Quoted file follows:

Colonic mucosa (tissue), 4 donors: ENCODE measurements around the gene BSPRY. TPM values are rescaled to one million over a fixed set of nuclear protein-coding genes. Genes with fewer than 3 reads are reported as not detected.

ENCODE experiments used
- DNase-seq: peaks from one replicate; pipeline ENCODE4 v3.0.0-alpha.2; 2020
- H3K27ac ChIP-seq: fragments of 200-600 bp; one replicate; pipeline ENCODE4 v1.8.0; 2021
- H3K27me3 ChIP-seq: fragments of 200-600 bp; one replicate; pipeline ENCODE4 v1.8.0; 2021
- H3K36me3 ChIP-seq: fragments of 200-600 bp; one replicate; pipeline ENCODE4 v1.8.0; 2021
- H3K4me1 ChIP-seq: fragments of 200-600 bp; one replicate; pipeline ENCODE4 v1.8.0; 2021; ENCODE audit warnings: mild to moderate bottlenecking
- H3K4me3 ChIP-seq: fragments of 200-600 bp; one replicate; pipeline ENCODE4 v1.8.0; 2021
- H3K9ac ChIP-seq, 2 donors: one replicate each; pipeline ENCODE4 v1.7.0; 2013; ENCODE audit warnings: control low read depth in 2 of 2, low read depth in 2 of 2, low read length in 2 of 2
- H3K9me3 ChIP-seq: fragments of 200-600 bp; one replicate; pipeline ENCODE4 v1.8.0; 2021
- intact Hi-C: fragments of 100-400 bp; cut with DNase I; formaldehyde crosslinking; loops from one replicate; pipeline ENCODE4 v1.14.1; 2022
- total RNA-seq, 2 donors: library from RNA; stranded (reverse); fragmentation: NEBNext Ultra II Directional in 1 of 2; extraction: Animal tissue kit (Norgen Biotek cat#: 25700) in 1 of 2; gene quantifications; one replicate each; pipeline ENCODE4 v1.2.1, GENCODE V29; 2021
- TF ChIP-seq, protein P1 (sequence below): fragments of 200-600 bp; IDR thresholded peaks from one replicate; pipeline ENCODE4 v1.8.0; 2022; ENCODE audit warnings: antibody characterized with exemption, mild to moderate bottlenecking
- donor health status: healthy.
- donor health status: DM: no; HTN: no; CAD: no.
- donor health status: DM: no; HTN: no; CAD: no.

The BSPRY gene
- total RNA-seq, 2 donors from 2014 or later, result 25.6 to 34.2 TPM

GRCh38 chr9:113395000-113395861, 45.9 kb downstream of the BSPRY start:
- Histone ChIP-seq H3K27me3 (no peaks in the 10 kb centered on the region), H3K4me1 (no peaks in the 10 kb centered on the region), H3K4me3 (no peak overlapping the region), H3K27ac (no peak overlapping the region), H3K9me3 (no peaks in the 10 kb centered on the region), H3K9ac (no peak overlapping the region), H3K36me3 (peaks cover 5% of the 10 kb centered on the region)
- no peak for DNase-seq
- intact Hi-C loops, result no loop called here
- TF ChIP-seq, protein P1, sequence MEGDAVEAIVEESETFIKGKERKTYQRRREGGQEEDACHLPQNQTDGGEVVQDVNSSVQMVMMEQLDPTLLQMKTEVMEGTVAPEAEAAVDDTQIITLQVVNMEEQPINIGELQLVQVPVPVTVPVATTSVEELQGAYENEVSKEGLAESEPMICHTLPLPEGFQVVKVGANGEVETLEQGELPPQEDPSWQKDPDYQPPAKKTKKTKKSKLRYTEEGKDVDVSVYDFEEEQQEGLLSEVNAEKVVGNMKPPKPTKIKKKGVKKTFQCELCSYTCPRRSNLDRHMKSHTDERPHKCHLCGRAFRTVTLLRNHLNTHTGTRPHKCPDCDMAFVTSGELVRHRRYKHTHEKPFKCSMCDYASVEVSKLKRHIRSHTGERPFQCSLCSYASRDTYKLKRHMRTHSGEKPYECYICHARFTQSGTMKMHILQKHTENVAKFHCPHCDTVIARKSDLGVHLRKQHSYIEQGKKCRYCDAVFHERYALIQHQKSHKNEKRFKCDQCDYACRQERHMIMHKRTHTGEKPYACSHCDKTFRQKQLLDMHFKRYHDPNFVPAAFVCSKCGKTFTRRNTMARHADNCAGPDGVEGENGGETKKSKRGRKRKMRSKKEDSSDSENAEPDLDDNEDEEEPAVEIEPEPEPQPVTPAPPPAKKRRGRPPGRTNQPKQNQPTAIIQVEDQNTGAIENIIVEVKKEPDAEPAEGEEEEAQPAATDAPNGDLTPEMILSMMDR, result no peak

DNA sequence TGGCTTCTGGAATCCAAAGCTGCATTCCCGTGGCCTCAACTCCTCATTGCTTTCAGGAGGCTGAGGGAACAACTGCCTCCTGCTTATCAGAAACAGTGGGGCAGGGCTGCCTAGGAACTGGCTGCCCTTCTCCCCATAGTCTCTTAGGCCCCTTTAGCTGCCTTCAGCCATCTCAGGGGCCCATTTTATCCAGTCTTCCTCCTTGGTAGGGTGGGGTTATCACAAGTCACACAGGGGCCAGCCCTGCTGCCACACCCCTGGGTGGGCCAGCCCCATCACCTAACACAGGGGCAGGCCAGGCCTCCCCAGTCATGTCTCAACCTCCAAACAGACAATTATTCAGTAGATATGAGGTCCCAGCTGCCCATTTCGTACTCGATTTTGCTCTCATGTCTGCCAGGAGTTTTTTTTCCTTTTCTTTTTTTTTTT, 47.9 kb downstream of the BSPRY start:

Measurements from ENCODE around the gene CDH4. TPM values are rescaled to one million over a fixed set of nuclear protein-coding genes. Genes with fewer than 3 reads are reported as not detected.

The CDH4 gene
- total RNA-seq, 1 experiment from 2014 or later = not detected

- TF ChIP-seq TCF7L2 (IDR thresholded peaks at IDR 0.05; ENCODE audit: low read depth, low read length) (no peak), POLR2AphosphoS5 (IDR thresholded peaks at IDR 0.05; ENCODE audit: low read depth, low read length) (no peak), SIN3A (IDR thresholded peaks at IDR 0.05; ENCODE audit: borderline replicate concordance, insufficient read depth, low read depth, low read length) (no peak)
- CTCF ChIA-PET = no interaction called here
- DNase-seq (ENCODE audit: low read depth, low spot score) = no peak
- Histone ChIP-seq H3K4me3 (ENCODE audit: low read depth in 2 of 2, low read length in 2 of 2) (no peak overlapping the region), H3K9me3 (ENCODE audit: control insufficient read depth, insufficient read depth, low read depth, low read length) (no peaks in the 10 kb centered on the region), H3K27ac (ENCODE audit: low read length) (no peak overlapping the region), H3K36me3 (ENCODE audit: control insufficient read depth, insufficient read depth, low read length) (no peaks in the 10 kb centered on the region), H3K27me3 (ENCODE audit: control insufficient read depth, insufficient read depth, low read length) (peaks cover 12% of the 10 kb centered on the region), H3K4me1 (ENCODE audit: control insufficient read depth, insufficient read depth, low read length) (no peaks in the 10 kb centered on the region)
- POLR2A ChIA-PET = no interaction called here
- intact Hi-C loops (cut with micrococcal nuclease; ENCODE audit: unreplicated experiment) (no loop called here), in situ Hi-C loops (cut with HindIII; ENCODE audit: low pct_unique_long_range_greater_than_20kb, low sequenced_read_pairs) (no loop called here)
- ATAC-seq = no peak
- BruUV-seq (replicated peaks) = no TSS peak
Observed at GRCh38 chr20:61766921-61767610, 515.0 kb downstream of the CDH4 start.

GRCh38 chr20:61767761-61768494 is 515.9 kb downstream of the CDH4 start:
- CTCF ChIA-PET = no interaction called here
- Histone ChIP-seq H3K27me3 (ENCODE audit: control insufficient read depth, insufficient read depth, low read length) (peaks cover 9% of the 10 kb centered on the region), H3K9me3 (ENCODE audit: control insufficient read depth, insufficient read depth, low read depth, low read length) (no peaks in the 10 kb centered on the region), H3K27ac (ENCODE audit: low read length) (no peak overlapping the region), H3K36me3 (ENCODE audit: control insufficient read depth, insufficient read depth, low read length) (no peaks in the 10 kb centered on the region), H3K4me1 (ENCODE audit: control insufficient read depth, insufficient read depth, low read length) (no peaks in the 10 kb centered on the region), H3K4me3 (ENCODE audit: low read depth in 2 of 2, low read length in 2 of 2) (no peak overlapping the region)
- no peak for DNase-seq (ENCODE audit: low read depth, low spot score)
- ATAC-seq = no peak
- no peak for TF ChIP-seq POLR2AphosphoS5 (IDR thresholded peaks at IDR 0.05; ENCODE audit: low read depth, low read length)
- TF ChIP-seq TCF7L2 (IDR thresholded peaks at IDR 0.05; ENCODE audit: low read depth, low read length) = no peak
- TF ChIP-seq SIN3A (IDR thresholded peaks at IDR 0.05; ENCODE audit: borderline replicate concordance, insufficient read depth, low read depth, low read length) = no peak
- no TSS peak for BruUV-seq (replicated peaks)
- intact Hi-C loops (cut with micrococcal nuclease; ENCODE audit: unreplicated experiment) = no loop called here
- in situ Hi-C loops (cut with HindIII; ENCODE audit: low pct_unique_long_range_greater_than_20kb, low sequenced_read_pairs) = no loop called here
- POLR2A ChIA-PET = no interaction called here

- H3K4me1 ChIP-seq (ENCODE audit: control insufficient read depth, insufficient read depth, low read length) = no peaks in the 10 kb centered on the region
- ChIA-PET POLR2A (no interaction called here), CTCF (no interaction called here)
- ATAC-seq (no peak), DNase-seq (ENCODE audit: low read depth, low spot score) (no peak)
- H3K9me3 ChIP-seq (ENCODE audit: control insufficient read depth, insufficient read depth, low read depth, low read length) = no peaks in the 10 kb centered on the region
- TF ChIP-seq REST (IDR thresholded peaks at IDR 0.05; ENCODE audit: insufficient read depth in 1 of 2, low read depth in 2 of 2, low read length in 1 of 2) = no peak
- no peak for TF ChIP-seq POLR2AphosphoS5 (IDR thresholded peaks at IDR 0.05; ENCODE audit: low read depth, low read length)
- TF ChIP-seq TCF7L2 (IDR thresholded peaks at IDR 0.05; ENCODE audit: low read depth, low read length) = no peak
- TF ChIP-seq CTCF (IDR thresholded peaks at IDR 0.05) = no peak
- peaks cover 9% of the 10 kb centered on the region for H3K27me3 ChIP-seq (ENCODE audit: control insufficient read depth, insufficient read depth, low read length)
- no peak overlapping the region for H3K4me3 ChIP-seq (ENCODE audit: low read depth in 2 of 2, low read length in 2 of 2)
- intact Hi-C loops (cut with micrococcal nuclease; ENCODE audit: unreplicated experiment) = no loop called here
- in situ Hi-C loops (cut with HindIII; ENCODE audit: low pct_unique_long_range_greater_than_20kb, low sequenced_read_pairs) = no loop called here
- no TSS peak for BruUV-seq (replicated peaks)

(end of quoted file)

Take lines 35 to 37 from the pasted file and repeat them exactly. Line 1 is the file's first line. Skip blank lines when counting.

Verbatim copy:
- BruUV-seq (replicated peaks) = no TSS peak
Observed at GRCh38 chr20:61766921-61767610, 515.0 kb downstream of the CDH4 start.

GRCh38 chr20:61767761-61768494 is 515.9 kb downstream of the CDH4 start: